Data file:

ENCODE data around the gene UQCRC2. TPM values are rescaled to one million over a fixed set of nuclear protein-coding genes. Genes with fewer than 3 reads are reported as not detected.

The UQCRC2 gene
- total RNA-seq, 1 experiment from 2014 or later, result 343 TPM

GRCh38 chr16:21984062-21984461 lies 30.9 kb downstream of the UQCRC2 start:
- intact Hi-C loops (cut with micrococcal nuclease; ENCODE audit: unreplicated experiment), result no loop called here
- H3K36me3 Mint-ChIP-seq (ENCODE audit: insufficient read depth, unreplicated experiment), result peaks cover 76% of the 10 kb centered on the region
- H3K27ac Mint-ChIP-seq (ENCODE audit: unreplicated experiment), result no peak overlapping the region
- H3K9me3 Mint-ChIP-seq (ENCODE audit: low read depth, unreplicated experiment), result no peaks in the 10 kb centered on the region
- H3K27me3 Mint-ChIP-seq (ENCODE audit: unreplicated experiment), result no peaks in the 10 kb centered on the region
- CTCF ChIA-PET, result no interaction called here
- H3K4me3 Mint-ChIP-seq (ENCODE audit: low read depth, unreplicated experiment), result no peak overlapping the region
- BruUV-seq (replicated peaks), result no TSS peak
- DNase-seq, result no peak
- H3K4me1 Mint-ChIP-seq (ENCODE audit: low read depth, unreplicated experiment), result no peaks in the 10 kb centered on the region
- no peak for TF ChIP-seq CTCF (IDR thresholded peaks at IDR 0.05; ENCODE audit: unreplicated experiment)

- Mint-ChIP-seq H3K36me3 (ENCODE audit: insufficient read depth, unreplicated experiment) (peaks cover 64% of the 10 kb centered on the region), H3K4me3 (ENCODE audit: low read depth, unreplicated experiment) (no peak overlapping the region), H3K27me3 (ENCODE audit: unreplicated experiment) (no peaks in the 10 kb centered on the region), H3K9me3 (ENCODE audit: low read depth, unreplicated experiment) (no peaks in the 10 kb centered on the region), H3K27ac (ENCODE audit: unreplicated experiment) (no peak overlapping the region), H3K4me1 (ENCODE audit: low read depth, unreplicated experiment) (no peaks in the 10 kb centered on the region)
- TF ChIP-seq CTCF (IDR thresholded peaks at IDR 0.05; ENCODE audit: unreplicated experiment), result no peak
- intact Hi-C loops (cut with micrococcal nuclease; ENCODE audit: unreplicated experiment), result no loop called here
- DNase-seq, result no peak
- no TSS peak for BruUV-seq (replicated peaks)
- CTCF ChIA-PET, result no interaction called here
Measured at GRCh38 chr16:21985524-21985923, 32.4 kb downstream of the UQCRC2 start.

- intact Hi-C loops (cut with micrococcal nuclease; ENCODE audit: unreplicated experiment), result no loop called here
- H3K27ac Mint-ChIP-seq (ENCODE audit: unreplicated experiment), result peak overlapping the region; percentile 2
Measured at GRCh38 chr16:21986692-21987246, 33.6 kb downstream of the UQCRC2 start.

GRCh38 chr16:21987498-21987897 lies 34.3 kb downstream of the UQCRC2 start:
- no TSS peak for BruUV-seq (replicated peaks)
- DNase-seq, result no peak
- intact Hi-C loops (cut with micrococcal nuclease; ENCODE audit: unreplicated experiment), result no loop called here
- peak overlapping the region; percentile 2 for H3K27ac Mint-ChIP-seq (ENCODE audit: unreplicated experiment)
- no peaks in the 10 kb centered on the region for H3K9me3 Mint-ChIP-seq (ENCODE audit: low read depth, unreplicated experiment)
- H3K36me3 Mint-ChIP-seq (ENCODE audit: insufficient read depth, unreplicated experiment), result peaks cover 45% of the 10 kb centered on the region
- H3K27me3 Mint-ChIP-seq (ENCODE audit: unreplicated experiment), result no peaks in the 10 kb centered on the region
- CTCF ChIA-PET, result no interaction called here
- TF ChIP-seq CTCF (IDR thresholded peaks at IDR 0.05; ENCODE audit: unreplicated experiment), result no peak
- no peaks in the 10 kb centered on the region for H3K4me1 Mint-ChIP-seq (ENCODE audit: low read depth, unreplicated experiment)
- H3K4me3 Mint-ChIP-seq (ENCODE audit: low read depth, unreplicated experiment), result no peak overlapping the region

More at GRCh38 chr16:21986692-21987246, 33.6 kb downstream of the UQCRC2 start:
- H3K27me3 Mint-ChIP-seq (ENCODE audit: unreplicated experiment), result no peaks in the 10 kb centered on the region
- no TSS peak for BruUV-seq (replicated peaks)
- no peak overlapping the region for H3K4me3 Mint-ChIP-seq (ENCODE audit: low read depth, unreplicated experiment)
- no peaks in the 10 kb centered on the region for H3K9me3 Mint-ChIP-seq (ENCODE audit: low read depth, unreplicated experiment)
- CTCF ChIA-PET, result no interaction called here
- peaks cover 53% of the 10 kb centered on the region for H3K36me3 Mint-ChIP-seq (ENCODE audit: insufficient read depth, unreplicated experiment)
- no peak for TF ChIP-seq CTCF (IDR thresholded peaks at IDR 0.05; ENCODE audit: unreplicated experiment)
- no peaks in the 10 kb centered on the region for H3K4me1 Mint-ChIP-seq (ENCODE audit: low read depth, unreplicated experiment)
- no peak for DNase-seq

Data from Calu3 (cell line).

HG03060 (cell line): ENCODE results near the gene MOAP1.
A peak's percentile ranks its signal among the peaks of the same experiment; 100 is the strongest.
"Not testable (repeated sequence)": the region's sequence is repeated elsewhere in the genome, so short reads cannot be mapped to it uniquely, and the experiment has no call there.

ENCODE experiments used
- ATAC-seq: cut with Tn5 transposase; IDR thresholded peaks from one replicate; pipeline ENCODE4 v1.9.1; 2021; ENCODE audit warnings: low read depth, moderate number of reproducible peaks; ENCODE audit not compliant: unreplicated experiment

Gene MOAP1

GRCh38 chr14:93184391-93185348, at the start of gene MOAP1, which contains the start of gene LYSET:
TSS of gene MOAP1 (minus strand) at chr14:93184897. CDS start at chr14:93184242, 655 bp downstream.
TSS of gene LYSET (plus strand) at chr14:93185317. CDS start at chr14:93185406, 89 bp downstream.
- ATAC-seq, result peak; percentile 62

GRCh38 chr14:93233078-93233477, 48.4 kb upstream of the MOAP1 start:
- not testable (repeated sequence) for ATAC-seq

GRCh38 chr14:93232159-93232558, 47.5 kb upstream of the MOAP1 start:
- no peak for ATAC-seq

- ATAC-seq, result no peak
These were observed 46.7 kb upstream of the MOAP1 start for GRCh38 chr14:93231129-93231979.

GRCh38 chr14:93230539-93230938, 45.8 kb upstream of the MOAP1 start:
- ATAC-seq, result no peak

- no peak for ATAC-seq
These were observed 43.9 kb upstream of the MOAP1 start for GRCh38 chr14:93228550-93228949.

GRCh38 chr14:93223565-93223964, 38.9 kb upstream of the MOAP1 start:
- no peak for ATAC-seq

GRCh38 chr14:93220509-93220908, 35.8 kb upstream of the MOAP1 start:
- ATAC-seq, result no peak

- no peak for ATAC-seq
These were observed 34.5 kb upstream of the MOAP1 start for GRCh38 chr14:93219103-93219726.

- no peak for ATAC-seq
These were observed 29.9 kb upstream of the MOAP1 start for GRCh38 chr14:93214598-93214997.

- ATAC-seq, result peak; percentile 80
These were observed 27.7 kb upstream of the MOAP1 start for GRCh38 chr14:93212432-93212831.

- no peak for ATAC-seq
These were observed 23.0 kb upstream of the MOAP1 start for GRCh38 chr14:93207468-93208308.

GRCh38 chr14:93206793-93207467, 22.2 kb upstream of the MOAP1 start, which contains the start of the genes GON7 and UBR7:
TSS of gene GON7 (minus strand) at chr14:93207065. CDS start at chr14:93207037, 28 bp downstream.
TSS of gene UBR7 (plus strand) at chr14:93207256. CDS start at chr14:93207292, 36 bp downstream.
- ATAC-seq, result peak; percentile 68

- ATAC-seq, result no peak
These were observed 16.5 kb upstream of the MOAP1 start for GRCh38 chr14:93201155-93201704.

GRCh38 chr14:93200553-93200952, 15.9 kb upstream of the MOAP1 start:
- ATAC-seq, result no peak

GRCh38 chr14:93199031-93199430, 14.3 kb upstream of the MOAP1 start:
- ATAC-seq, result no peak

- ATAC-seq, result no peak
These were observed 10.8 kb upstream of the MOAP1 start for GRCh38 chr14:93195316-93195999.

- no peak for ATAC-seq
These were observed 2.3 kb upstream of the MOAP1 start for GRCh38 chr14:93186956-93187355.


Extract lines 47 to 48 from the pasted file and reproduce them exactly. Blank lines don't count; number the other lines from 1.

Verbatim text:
- no peak for DNase-seq

Data from Calu3 (cell line).